MLB Kansas City Royals

How will the Kansas City Royals remember 2012?

Rick Osentoski – US Presswire

It is interesting, in almost any context, to muse on how a particular period will be remembered by history. In the case of the Kansas City Royals and 2012 I think it is an especially interesting question. In the simple statistical annals it will go down as a 72-90 year, a one game improvement on 2011 and a third place finish. But I very much doubt that is how it will actually be remembered by the fans.

It is impossible, of course, to determine what might be most notable about this year in the hindsight provided by ten or twenty years. But one can provide some suggestions and the strongest impression I have this year, at least on the field, was one of disappointment. I thought at the beginning of the year that the Royals should finish above .500; sure the pitching wasn’t that good, but at the time it didn’t look like it would be a disaster. But it was. This isn’t just a reference to the twelve game losing streak at the start of the season, though that was a lot of it. Even when the Royals started to try to climb back they would be derailed by not having the needed pitching.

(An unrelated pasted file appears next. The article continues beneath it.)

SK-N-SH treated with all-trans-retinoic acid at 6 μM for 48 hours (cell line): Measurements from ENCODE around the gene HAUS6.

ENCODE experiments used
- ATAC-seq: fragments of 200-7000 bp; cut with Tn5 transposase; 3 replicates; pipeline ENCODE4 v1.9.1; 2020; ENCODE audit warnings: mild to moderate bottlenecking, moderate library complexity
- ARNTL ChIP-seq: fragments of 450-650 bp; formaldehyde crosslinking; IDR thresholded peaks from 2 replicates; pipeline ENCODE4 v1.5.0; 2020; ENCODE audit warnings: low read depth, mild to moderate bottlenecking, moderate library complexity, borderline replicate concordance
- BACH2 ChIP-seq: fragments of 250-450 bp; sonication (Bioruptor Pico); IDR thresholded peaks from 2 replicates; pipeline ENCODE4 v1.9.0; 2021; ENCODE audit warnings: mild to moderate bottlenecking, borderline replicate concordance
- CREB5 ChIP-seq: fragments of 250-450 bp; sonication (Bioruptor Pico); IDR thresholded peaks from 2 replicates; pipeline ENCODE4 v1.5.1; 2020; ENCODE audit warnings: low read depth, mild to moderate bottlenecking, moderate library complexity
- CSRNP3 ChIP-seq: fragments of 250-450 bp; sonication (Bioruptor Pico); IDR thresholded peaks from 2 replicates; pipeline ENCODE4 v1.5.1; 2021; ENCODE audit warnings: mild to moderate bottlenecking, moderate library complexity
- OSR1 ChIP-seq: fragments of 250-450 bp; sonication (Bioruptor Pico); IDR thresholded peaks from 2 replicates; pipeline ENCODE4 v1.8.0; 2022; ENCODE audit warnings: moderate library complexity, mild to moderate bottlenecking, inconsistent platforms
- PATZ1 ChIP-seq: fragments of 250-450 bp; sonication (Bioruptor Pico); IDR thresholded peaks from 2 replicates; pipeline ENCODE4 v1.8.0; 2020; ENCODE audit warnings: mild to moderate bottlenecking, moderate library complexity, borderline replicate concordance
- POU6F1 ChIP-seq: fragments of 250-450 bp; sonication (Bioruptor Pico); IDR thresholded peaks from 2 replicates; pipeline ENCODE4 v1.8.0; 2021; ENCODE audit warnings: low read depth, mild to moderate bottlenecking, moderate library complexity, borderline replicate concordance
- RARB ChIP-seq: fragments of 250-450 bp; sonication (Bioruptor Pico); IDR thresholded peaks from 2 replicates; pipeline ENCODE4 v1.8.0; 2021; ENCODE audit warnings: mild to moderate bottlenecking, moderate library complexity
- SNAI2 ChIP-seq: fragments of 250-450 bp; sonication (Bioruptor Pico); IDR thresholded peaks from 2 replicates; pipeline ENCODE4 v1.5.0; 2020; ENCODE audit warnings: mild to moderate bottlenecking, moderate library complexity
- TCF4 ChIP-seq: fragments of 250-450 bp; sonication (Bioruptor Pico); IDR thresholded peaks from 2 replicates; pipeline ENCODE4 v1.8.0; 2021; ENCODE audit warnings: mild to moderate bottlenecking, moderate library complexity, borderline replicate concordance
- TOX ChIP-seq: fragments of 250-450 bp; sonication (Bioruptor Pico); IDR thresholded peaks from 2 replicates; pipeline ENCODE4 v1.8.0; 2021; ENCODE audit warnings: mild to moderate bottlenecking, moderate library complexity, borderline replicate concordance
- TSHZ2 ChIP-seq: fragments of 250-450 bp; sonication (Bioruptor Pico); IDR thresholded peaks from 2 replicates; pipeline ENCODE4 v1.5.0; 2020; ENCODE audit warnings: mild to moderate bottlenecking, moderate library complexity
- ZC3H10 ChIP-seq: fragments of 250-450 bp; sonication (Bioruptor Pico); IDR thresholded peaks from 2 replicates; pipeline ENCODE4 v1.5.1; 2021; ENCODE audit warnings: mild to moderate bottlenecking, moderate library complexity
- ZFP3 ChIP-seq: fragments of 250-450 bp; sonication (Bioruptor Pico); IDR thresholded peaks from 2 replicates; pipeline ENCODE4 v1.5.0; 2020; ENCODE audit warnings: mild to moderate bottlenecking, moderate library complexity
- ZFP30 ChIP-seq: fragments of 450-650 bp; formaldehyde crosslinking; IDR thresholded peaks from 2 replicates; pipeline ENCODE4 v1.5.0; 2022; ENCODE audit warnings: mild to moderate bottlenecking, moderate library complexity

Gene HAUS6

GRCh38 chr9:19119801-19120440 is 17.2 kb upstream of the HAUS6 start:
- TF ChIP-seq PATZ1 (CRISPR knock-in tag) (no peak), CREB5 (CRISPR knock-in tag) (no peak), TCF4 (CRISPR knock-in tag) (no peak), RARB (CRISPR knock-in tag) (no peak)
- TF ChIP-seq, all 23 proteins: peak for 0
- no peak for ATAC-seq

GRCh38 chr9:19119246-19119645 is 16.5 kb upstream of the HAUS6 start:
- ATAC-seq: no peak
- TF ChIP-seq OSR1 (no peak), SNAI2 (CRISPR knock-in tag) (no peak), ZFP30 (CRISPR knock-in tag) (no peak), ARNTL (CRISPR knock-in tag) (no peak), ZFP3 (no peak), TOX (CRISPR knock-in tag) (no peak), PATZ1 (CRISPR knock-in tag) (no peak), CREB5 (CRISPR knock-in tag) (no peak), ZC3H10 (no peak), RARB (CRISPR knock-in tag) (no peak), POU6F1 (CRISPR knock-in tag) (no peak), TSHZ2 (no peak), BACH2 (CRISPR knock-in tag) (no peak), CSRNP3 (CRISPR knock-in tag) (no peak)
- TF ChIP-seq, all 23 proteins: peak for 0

In addition to the pitching woes, this might go down as the year of the injury. Salvador Perez missed almost half the season after requiring surgery in Spring Training, Danny Duffy and Felipe Paulino had promising seasons ended early because of Tommy John surgery and Joakim Soria‘s Royals career was ended by that self same injury combined with free agency. All teams have injuries, but this was a particularly poor one for the Royals.

But there are more optimistic possibilities as well. Kansas City and the Royals fan base did themselves proud with the hosting of the All-Star Game this year and there was no doubt that it was a rousing success. It may be remembered as the year Billy Butler broke out. And if everything goes as Dayton Moore will hope, this may also be remembered as the year in which the Royals acquired the last piece of the puzzle they needed to compete in the years that followed.